The Supreme Court on Monday sought the Centre’s response on a petition challenging the Right to Free and Compulsory Education Act as being “unconstitutional” and violating fundamental rights of unaided private educational institutions.
A bench of Chief Justice K.G. Balakrishnan and Justice Deepak Verma initially directed the petitioner Society for Un-aided Private Schools, Rajasthan to approach the High Court, but later issued notice to the HRD Ministry after senior counsel Harish Salve submitted the issue concerned the entire nation.
Under the Act free and compulsory education was made a fundamental right for children between 6-14 years and it mandated that even private educational institutions have to reserve 25 per cent of the seats for children from poor families.
The petition claimed that the impugned Act violated the rights of private educational institutions under Article 19(1)(g) which mandated maximum autonomy to private managements to run their institutions without governmental interference.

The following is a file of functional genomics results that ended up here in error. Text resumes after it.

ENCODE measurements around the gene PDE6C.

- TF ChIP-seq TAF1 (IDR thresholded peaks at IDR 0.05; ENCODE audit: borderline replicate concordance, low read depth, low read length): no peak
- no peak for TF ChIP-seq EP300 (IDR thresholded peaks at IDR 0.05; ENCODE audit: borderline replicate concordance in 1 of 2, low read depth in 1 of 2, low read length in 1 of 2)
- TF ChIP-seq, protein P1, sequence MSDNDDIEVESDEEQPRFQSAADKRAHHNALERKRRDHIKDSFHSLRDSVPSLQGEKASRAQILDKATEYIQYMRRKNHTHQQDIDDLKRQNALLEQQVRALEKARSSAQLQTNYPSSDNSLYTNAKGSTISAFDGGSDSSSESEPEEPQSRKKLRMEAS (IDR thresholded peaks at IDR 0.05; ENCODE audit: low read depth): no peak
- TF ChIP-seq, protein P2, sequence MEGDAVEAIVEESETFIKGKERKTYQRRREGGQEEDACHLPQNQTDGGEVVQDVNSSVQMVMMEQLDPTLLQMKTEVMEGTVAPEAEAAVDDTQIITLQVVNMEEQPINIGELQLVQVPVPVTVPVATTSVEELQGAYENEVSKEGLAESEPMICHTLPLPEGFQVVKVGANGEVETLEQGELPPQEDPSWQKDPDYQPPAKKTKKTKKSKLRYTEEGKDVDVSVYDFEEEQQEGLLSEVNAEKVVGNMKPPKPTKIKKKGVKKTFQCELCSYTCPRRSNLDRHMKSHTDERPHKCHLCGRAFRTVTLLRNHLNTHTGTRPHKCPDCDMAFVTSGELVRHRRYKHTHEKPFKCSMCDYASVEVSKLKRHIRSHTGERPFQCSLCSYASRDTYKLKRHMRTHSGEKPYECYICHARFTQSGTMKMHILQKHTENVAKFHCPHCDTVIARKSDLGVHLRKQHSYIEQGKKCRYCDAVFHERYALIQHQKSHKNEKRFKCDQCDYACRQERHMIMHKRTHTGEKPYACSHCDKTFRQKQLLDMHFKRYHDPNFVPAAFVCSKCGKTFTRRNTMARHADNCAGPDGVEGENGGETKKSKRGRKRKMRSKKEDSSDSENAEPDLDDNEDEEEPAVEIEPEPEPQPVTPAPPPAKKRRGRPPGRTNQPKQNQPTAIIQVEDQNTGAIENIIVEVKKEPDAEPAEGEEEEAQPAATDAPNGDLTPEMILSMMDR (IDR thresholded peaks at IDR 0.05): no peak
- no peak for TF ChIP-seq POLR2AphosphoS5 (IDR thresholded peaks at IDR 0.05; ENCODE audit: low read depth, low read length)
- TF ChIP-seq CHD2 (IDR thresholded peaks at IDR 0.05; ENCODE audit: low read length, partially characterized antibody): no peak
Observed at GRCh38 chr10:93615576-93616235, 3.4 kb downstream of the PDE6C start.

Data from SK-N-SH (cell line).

It recalled the 11-judge Constitution Bench ruling of the Supreme Court in the TMA Pai case wherein it was ruled that maximum autonomy should be provided to private educational institutions.
According to the petition Section 3 of the Act imposed an absolute mandate upon all schools including private unaided and minority institutions to admit without any choice each and every child whosoever comes to take admission in the said schools in the neighbourhood.
The petition also claimed that the Act was silent with regard to the fate of children between the age of 3-6 years which was in fact a crucial period for a child's education to commence.
Hence the petition asked the apex court to strike down as unconstitutional the Act vis-a-vis its application on unaided private educational institutions.